Welcome to the 1990’s, the age of personal computers, distributed processing and the promise of great things from technology – sound familiar?
About six months ago, my manager questioned me about the fact that I had provided reports to, and performed analysis for, other audit teams. He said, “You were hired as an IT auditor, not to support other audit teams.” At the same time, he recognized that the audits I helped – were producing excellent audit results and that the data analysis and reports I provided were a contributing factor. He told me that he wanted the weekend to think about what to do with me. On Monday, when I was summoned to his office, I wasn’t sure if I would still have a job or not. I was fortunate, for a trial period I was given responsibility of supporting analytics. We had another discussion a year later when he wanted to know why the audit teams were not self-sufficient after being supported by me for a year. I was teaching them lots of things about the data and ACL, but they still needed help with more complex analysis. I explained that as long as I kept learning – and doing analysis 12 hours a day – the auditors would never catch-up to me and would always need help as we did more and more complex analysis. The trial period ended and a permanent data analysis function was created. A year later, the team of analytics experts had grown from one (me), to two; and we are supporting 100 auditors and 30 evaluators (mainly the auditors) who were performing about 20 audits and seven evaluations each year.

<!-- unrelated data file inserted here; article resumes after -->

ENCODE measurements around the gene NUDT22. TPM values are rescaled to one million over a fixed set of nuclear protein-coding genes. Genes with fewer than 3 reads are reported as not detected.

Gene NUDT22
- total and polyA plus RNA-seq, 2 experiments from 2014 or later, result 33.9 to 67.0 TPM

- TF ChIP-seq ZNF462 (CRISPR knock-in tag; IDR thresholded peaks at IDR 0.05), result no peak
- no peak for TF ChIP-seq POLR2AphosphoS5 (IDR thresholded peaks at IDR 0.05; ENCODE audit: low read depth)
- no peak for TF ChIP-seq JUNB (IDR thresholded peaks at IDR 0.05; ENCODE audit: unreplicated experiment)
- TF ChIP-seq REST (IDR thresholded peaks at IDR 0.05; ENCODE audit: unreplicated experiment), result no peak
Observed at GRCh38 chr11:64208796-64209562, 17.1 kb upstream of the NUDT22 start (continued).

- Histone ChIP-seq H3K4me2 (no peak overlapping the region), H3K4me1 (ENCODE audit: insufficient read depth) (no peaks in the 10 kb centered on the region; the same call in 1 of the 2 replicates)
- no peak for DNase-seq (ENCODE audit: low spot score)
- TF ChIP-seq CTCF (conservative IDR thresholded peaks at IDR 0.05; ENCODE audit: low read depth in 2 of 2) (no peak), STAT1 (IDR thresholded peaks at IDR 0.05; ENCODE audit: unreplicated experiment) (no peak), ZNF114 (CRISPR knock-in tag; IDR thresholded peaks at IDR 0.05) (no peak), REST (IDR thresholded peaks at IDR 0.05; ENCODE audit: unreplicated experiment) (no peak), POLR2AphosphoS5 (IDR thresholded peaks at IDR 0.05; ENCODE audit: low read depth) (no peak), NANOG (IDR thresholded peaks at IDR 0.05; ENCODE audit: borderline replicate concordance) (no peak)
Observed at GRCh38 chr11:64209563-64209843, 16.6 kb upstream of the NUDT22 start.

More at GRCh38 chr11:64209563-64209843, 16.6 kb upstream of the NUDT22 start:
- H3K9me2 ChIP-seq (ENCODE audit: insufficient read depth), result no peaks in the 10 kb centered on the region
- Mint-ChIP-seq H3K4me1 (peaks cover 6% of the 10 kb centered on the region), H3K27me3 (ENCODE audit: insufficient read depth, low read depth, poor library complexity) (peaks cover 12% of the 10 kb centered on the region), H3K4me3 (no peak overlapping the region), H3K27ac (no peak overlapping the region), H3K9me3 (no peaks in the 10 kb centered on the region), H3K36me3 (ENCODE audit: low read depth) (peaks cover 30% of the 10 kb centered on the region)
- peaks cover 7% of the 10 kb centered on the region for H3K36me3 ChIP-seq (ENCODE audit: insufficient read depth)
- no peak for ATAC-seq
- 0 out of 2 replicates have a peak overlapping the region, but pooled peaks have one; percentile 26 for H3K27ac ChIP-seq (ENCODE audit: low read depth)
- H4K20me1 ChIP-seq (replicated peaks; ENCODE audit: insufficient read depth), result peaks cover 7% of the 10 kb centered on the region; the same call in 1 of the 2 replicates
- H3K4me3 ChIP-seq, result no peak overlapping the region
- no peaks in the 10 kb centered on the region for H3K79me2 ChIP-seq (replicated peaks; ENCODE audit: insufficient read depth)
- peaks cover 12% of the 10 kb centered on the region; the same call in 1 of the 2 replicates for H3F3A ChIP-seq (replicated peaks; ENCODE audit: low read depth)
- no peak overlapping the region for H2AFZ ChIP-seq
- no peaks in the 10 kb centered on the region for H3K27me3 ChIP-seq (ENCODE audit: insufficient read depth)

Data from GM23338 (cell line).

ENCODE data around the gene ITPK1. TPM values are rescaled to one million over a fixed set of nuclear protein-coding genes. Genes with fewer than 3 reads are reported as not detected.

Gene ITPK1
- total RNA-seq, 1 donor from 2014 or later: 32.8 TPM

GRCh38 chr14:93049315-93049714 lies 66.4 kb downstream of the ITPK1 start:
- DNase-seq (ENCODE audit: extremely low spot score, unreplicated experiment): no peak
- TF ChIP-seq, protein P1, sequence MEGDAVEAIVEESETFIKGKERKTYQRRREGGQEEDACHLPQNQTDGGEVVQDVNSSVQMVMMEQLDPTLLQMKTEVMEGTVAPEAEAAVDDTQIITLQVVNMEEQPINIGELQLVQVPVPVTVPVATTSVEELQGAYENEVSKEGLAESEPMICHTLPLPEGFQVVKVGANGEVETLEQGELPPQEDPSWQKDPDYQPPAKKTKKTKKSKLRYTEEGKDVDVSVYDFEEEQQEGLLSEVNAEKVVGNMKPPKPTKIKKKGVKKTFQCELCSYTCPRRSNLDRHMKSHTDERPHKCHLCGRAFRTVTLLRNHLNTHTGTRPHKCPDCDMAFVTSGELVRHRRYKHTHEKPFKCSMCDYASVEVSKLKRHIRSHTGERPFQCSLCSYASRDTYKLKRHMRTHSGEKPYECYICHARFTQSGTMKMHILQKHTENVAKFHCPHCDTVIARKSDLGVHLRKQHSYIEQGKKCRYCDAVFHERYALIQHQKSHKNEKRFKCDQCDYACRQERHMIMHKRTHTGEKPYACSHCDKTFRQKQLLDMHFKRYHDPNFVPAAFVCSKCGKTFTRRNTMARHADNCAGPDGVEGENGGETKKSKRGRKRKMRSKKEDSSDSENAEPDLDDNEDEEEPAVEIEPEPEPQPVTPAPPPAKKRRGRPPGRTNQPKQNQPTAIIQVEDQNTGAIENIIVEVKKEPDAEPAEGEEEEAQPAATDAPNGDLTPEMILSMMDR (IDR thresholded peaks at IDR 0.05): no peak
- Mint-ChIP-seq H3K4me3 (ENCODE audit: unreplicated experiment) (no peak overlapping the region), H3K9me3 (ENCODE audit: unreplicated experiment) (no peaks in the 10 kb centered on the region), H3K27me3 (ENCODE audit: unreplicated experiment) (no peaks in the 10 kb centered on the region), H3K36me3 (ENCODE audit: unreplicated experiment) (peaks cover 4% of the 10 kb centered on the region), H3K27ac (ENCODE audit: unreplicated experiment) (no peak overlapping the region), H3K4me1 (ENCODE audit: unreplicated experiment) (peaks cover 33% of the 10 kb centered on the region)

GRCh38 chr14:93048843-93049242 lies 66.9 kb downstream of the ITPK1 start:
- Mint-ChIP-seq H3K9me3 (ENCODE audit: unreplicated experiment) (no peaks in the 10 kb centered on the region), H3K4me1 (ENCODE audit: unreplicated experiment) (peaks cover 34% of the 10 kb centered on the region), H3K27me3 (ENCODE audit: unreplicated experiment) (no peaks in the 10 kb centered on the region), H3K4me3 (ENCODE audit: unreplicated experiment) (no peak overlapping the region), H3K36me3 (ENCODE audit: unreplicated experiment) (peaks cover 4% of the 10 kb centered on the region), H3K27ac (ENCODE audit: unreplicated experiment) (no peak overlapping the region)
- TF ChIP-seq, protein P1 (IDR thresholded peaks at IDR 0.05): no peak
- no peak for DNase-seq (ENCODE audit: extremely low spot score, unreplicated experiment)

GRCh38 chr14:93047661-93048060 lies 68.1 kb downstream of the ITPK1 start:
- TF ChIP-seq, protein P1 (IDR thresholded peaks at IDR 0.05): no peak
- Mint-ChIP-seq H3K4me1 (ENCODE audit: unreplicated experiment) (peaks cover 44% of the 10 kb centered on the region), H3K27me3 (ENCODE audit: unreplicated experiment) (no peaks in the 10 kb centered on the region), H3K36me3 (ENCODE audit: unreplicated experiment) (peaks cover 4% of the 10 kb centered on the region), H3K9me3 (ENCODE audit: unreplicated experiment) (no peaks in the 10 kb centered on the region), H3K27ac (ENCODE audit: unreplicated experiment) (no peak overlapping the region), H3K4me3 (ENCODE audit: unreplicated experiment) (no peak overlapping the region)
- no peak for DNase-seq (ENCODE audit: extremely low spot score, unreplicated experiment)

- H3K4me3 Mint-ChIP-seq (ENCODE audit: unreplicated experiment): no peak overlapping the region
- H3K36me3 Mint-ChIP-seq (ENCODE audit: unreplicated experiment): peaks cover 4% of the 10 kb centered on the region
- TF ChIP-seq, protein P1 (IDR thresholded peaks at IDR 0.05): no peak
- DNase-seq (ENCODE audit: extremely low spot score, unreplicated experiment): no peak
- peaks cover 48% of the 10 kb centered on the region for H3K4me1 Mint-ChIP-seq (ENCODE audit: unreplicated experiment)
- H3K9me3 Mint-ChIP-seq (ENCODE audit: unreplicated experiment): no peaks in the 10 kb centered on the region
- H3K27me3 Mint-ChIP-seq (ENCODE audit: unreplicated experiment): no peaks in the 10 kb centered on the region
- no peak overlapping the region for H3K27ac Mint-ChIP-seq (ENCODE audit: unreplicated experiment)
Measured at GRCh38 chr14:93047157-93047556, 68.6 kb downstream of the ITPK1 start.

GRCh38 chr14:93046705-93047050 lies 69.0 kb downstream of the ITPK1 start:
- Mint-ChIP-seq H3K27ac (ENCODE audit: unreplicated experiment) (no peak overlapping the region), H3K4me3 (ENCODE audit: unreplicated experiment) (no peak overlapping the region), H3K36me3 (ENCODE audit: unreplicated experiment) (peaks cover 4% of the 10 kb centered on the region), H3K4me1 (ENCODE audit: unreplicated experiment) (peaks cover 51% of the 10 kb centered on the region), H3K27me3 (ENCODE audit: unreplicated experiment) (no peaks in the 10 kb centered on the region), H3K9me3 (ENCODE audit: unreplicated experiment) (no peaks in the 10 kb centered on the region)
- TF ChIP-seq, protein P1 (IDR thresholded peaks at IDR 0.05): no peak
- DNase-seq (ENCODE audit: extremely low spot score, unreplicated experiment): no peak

Our audit shop had purchased microcomputers (Wang) connected via token ring. As part of my analysis duties, I was responsible for a project which replaced this with an Ethernet network with IBM compatible PCs. Fortunately, I had a guy who was great with technology and money to hire a consultant to help us. The updated network had 10MB to the desktop and a DOS operating system which expanded the range of software we could use. Our first purchase was a three-user license of ACL / MVS (mainframe version) and 10 standalone licenses for the DOS version of ACL. Using the MVS version, I had direct access to our inventory system (IMS database with over 1M items at the top level node and 32 layers deep); to an extract file containing all transactions from the legacy finance system; and direct access to the HR application’s data files.